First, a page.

In any case WP appears to be moving in the absolute opposite direction (update wise) of what their own polls are telling them. I’m not sure what the point of taking polls even is – considering.

            It doesn’t really matter what I think. Matt is the man, and he’s done pretty damn well up to this point. This is only my two cents.

            I wish I had been able to take part in today’s discussion. Commenting on WPMU is the next best thing. =)

  • New Recruit

    So they are getting rid of post formats all together? Or the options or just the options on each new post being made? I use post formats all the time… I feel like WP, at least in this article of what I was reading, is more about WP and not about the community, i kind of feel like they are pulling a FB here… I could be totally wrong about that, but 3.6 isn’t even out and they’re just going to push 3.8 by the end of the year?… Smells a little bit to me…

  • CEO (of WPMU DEV, honest)

    Early risers huh :)

    I did get the feel that this was ‘more of the same’ [more releases, more on time stuff] etc.

    The 2.2% growth was a surprise – wonder how much of that is wp.com.

    Interesting also that MMs going back on the tools, but not just yet, gonna be a challenge.

    Re: updates, we’re still a long way from the fluidity of a Chrome update, for example, to justify that… as to whether one should be comparing a desktop and web app, that’s another thing entirely

    And a hair update too! I’m infinitely jealous ;)

    • New Recruit

      Hey James! I got up at 2am to watch all the talks :)

      2.2% was pretty surprising, huh!

      Matt said development for both 3.7 and 3.8 will be starting now. In fact, tomorrow at the contributor day, I believe.

      Agreed on auto-updates. Especially, as Jake Goldman said, if more and more people are using WordPress as an Application Platform. There’s no way you want the core of your application auto-updating, right?

      • CEO (of WPMU DEV, honest)

        You & Rae are very committed :)

        Surprised you didn’t go in fact!

        Next year will be even more interesting, assuming they are using the same data sampling etc. we can start to establish trajectories of a sort.

        Also, let’s face it, Chrome (& FF) do it better.

        Personally, just personally, I think fewer arbitrary deadlines [btw, I’m the king of arbitrary deadlines ;)] are a lot better, there’s no need for (or desire from the vast majority of users) for WP to act like some wildly pivoting startup and every time they do it costs an immense amount of time and effort for those businesses, such as both of ours, that support that.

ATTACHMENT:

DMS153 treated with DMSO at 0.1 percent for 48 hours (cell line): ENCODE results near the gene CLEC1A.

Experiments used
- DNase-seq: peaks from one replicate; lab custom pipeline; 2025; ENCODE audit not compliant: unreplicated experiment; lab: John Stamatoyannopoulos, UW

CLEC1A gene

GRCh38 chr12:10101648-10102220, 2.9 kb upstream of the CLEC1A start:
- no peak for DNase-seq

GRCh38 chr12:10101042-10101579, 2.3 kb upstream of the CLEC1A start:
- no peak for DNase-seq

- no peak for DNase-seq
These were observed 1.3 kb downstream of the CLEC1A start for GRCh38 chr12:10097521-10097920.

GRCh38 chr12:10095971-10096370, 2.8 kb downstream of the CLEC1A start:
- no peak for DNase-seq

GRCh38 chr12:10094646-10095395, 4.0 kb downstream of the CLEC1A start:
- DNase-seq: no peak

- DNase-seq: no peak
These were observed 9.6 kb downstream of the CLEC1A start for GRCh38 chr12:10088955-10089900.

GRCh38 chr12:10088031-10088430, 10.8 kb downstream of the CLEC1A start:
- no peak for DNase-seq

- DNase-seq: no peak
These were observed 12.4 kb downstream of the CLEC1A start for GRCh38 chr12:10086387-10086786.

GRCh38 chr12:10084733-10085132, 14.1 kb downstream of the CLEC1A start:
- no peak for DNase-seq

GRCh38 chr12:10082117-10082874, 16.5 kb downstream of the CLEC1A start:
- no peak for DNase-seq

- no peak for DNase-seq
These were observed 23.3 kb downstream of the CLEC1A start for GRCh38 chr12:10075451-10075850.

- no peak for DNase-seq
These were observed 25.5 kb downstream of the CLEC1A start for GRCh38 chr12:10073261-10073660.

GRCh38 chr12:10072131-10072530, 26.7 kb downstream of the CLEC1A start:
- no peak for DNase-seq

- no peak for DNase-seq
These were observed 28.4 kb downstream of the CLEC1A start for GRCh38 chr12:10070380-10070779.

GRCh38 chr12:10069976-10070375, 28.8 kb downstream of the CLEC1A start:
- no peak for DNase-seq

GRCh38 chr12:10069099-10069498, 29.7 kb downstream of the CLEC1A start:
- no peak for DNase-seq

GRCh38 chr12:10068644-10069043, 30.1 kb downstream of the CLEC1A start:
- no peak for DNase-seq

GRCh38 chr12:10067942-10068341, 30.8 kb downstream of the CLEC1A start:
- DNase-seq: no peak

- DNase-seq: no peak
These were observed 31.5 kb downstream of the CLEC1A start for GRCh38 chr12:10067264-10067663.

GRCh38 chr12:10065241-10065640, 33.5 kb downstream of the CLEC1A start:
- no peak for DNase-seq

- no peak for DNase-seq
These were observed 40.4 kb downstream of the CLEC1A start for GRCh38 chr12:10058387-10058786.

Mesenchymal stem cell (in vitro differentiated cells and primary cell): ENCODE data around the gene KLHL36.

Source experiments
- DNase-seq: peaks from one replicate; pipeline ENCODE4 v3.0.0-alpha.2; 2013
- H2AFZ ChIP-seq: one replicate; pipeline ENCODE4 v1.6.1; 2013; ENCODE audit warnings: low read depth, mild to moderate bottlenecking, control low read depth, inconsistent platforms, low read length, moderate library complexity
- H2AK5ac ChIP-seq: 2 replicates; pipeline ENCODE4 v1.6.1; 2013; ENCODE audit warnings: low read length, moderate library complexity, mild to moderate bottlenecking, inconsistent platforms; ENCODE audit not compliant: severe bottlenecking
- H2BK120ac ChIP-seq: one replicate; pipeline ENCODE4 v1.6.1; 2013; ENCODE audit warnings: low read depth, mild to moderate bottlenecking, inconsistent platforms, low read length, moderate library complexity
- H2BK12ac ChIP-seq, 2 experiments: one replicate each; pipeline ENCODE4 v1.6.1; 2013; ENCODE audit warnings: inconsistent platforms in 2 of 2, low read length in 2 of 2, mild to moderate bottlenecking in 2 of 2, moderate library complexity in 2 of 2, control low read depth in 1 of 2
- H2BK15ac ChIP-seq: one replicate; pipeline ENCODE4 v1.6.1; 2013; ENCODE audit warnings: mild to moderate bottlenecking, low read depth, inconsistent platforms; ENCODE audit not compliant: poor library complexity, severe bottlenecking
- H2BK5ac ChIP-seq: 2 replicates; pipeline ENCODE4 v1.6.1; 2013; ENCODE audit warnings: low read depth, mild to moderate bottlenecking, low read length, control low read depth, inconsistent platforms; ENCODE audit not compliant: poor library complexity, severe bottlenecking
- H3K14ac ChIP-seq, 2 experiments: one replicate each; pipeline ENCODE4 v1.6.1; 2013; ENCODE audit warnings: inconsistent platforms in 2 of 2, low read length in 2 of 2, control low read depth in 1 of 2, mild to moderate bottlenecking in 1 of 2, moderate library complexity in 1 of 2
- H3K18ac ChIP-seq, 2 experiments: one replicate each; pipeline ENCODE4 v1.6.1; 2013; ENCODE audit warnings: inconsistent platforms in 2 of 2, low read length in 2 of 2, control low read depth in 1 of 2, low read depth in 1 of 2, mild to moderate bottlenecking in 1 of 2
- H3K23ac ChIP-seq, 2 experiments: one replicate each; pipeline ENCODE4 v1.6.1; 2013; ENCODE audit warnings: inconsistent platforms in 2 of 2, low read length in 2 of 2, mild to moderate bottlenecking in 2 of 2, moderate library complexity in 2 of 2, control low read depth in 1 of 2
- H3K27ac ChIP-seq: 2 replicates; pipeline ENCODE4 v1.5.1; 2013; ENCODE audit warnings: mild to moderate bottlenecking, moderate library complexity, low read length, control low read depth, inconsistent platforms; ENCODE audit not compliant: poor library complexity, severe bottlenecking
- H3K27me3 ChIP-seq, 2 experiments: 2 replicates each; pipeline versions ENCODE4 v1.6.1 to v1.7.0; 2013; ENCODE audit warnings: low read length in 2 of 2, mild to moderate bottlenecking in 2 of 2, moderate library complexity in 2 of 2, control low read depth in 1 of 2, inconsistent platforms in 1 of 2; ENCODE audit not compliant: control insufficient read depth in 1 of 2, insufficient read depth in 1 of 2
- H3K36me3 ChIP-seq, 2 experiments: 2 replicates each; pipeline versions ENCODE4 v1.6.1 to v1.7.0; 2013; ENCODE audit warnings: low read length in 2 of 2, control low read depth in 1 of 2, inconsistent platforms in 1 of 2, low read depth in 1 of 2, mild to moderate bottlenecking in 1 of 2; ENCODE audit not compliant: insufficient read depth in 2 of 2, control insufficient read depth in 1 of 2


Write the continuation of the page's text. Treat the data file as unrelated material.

Although it does also give us an opportunity to stand out from the crowd in that we *do* respond, support and update alongside the platform… but random dates for misc hurried / irrelevant requirements, meh.

        • There was a woman from a design company who asked Matt during the Q&A why he felt the need to aggressively update so often. She pointed out that businesses have to spend more time in a year on update management when there are more releases, rather than focusing on their own development. Matt said faster updates would force core developers to make the updates less difficult, and he’d love to see a release a month, maybe even daily updates…

          It’s a pain for businesses but Matt basically said everyone just needs to suck it up :-/

        • New Recruit

          I went last year, this year I’m doing WordCamp Europe and Pressnomics instead :)

          Something else interesting on the idea of more frequent updates, in light of a post just now from @nacin, is it allows for bigger changes to happen quicker (in theory). I imagine that could be a concern for people.

          It’ll be very interesting to see how it goes. As Raelene quoted Matt saying above, “it will either be amazing or a huge mistake.”

          • CEO (of WPMU DEV, honest)

            They are doing a ‘whole of Europe’ one, cool, that should be well worth it.

            As for pressnomics… hmmm… fun junket tho :)

            Anyway, all this update stuff isn’t going to slow down anytime soon as it’s an inevitable move to the WP singularity.

            One with tighter and tighter integration with JP and more of a move towards an Auto owned TF-esque commercial environment… that’ll excite the IPO audience enough (or force the sale). There’s gotta be something sexier out there than selling domains and pushing adwords on wp.com. Maybe that’s behind the tools bit. Although nacin is a v reliable channeler of Matt most of the time :)